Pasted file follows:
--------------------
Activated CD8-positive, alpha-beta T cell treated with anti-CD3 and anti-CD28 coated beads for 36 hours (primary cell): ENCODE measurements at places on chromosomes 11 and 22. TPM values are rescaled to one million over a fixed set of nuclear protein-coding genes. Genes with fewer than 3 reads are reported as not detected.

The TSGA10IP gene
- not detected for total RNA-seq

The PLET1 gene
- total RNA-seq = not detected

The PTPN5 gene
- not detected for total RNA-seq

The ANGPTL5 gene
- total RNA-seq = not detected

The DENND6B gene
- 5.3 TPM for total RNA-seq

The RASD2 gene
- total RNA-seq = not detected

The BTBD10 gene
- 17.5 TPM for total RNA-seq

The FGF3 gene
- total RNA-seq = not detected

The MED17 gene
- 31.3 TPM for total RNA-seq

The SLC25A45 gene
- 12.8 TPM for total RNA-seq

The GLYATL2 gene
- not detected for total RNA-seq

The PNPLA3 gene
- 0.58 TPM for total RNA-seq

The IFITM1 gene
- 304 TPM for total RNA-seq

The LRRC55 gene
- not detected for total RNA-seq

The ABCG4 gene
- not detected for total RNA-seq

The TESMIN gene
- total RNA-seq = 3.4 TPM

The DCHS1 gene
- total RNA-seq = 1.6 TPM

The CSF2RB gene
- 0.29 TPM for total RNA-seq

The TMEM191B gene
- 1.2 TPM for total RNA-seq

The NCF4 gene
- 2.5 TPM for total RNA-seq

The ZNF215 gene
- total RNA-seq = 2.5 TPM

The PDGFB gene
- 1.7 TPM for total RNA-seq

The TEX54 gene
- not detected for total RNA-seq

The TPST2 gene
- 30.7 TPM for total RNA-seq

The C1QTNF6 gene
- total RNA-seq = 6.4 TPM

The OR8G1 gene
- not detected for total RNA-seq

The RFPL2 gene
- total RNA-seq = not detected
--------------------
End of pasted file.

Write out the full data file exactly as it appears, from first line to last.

Activated CD8-positive, alpha-beta T cell treated with anti-CD3 and anti-CD28 coated beads for 36 hours (primary cell): ENCODE measurements at places on chromosomes 11 and 22. TPM values are rescaled to one million over a fixed set of nuclear protein-coding genes. Genes with fewer than 3 reads are reported as not detected.

The TSGA10IP gene
- not detected for total RNA-seq

The PLET1 gene
- total RNA-seq = not detected

The PTPN5 gene
- not detected for total RNA-seq

The ANGPTL5 gene
- total RNA-seq = not detected

The DENND6B gene
- 5.3 TPM for total RNA-seq

The RASD2 gene
- total RNA-seq = not detected

The BTBD10 gene
- 17.5 TPM for total RNA-seq

The FGF3 gene
- total RNA-seq = not detected

The MED17 gene
- 31.3 TPM for total RNA-seq

The SLC25A45 gene
- 12.8 TPM for total RNA-seq

The GLYATL2 gene
- not detected for total RNA-seq

The PNPLA3 gene
- 0.58 TPM for total RNA-seq

The IFITM1 gene
- 304 TPM for total RNA-seq

The LRRC55 gene
- not detected for total RNA-seq

The ABCG4 gene
- not detected for total RNA-seq

The TESMIN gene
- total RNA-seq = 3.4 TPM

The DCHS1 gene
- total RNA-seq = 1.6 TPM

The CSF2RB gene
- 0.29 TPM for total RNA-seq

The TMEM191B gene
- 1.2 TPM for total RNA-seq

The NCF4 gene
- 2.5 TPM for total RNA-seq

The ZNF215 gene
- total RNA-seq = 2.5 TPM

The PDGFB gene
- 1.7 TPM for total RNA-seq

The TEX54 gene
- not detected for total RNA-seq

The TPST2 gene
- 30.7 TPM for total RNA-seq

The C1QTNF6 gene
- total RNA-seq = 6.4 TPM

The OR8G1 gene
- not detected for total RNA-seq

The RFPL2 gene
- total RNA-seq = not detected